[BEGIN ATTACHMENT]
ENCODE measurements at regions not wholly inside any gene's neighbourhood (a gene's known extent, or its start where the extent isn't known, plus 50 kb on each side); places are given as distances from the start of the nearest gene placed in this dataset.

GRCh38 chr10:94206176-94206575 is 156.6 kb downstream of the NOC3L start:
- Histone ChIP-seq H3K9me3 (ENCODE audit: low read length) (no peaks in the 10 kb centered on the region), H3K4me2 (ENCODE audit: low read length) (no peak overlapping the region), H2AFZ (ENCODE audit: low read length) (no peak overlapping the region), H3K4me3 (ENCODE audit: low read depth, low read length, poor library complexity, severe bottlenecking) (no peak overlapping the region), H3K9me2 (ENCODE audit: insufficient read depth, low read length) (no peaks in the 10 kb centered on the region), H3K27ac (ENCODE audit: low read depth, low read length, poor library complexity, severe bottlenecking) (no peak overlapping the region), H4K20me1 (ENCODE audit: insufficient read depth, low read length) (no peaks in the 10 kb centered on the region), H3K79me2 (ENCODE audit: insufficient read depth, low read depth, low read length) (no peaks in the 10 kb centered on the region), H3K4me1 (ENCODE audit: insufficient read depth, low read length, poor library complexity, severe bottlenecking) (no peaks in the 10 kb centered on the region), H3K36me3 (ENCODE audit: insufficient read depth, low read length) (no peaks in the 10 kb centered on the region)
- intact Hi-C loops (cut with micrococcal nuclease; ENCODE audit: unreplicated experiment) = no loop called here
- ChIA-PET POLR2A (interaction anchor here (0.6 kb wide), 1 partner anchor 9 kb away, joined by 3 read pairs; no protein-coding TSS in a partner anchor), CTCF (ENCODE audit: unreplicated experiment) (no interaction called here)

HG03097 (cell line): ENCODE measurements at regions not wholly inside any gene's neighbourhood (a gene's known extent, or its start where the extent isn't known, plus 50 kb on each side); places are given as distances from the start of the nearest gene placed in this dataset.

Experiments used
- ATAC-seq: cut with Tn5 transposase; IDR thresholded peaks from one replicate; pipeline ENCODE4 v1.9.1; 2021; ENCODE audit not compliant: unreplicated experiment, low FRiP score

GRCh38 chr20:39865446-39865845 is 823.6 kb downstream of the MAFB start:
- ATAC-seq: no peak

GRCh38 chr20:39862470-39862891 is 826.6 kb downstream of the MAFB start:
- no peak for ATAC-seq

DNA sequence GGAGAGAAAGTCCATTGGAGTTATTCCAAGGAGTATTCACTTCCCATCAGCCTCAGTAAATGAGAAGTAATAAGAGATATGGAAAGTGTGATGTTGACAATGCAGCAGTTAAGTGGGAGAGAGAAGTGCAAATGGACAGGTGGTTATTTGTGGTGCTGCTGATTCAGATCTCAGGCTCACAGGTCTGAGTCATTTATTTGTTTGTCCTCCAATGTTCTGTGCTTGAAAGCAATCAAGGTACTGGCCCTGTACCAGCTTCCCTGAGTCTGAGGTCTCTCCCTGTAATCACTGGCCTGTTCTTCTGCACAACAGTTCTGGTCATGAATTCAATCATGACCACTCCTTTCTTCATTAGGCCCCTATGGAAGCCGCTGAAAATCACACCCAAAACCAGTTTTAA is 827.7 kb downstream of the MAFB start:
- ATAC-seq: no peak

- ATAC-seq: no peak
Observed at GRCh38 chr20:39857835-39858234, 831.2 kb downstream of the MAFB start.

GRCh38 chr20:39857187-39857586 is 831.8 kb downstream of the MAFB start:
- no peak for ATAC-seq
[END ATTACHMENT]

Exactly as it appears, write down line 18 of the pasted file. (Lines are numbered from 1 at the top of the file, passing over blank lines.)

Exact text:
- no peak for ATAC-seq